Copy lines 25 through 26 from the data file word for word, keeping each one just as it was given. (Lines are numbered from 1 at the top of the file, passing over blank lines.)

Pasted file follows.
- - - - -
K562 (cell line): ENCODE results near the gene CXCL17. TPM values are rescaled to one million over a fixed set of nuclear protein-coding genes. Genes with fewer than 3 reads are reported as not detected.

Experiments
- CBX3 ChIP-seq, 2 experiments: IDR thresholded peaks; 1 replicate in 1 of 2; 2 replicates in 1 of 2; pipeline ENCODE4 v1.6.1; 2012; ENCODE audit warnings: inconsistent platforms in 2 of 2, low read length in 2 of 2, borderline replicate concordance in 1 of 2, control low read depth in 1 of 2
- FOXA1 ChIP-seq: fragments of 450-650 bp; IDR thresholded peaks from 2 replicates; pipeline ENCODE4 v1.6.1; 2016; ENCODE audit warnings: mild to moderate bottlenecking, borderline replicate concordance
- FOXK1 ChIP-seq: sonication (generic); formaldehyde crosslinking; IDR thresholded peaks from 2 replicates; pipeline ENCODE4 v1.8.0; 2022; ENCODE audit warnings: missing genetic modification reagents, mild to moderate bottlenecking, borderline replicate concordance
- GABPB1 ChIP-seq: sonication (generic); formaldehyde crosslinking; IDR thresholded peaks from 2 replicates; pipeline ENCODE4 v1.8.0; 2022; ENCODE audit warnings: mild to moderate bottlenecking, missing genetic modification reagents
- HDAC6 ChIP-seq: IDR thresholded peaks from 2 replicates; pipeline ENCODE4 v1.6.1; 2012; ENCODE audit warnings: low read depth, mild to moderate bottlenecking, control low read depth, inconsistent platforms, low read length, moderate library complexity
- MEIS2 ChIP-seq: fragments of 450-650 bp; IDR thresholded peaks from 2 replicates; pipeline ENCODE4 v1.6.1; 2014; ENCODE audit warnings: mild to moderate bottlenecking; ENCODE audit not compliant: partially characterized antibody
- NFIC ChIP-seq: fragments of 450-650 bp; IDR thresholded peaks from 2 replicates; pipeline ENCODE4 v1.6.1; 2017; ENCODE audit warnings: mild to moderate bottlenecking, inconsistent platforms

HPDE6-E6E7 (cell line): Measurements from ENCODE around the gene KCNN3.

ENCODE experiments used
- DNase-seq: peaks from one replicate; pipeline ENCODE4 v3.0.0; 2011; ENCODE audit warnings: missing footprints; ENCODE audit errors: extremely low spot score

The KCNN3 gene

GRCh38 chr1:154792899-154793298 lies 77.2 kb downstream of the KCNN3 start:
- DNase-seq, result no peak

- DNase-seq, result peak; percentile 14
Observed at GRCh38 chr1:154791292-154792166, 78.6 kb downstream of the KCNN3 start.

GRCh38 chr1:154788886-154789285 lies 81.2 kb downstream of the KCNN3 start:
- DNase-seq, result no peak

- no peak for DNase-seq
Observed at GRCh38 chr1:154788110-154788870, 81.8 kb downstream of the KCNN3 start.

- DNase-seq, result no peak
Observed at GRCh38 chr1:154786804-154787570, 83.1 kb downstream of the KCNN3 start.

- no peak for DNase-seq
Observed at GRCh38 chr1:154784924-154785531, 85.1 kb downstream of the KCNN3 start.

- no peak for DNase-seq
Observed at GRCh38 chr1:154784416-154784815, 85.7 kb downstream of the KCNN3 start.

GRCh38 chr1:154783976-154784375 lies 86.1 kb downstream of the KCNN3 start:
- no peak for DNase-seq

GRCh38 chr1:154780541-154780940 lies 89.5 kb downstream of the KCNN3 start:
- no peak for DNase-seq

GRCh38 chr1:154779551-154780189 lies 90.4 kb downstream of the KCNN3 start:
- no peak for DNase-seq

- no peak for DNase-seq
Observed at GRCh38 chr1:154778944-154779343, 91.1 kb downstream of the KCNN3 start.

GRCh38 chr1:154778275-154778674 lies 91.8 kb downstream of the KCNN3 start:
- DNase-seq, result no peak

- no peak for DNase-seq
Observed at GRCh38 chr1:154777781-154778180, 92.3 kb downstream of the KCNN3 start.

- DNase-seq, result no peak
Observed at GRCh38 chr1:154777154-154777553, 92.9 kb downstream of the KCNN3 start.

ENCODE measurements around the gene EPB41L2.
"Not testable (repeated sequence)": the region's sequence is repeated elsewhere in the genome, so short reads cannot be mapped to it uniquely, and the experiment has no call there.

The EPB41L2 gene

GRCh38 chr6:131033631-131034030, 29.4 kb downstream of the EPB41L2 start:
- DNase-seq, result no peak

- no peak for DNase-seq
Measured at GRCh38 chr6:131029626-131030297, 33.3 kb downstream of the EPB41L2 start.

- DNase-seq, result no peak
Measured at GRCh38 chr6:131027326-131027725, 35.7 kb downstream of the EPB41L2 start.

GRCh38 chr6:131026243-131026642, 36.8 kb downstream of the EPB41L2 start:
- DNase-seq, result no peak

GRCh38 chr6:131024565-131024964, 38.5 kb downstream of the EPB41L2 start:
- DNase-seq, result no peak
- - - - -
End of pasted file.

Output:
Observed at GRCh38 chr1:154784924-154785531, 85.1 kb downstream of the KCNN3 start.

- no peak for DNase-seq